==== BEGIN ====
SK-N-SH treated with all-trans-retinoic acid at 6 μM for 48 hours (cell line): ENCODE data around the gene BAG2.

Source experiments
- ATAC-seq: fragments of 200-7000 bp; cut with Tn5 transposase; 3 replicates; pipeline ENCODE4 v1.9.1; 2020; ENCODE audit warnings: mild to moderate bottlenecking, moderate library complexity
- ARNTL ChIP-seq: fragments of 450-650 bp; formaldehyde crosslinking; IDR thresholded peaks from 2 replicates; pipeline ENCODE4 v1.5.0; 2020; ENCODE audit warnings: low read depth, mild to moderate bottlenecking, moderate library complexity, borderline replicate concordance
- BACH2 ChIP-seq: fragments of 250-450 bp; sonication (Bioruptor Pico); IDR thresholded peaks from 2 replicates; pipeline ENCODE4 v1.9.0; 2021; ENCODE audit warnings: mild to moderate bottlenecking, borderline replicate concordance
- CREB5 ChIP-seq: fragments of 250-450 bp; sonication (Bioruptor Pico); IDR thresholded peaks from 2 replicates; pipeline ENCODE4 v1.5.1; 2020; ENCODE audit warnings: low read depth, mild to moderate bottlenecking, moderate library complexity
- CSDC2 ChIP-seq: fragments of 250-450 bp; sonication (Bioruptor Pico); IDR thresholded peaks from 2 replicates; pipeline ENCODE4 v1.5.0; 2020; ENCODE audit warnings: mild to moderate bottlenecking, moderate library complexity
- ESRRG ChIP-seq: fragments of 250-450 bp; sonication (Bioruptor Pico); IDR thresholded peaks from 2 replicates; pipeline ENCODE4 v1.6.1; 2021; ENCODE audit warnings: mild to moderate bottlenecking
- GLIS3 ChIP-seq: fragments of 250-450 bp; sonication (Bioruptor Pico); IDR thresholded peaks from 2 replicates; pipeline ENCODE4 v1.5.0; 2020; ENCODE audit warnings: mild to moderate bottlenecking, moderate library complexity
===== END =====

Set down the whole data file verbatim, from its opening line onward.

SK-N-SH treated with all-trans-retinoic acid at 6 μM for 48 hours (cell line): ENCODE data around the gene BAG2.

Source experiments
- ATAC-seq: fragments of 200-7000 bp; cut with Tn5 transposase; 3 replicates; pipeline ENCODE4 v1.9.1; 2020; ENCODE audit warnings: mild to moderate bottlenecking, moderate library complexity
- ARNTL ChIP-seq: fragments of 450-650 bp; formaldehyde crosslinking; IDR thresholded peaks from 2 replicates; pipeline ENCODE4 v1.5.0; 2020; ENCODE audit warnings: low read depth, mild to moderate bottlenecking, moderate library complexity, borderline replicate concordance
- BACH2 ChIP-seq: fragments of 250-450 bp; sonication (Bioruptor Pico); IDR thresholded peaks from 2 replicates; pipeline ENCODE4 v1.9.0; 2021; ENCODE audit warnings: mild to moderate bottlenecking, borderline replicate concordance
- CREB5 ChIP-seq: fragments of 250-450 bp; sonication (Bioruptor Pico); IDR thresholded peaks from 2 replicates; pipeline ENCODE4 v1.5.1; 2020; ENCODE audit warnings: low read depth, mild to moderate bottlenecking, moderate library complexity
- CSDC2 ChIP-seq: fragments of 250-450 bp; sonication (Bioruptor Pico); IDR thresholded peaks from 2 replicates; pipeline ENCODE4 v1.5.0; 2020; ENCODE audit warnings: mild to moderate bottlenecking, moderate library complexity
- ESRRG ChIP-seq: fragments of 250-450 bp; sonication (Bioruptor Pico); IDR thresholded peaks from 2 replicates; pipeline ENCODE4 v1.6.1; 2021; ENCODE audit warnings: mild to moderate bottlenecking
- GLIS3 ChIP-seq: fragments of 250-450 bp; sonication (Bioruptor Pico); IDR thresholded peaks from 2 replicates; pipeline ENCODE4 v1.5.0; 2020; ENCODE audit warnings: mild to moderate bottlenecking, moderate library complexity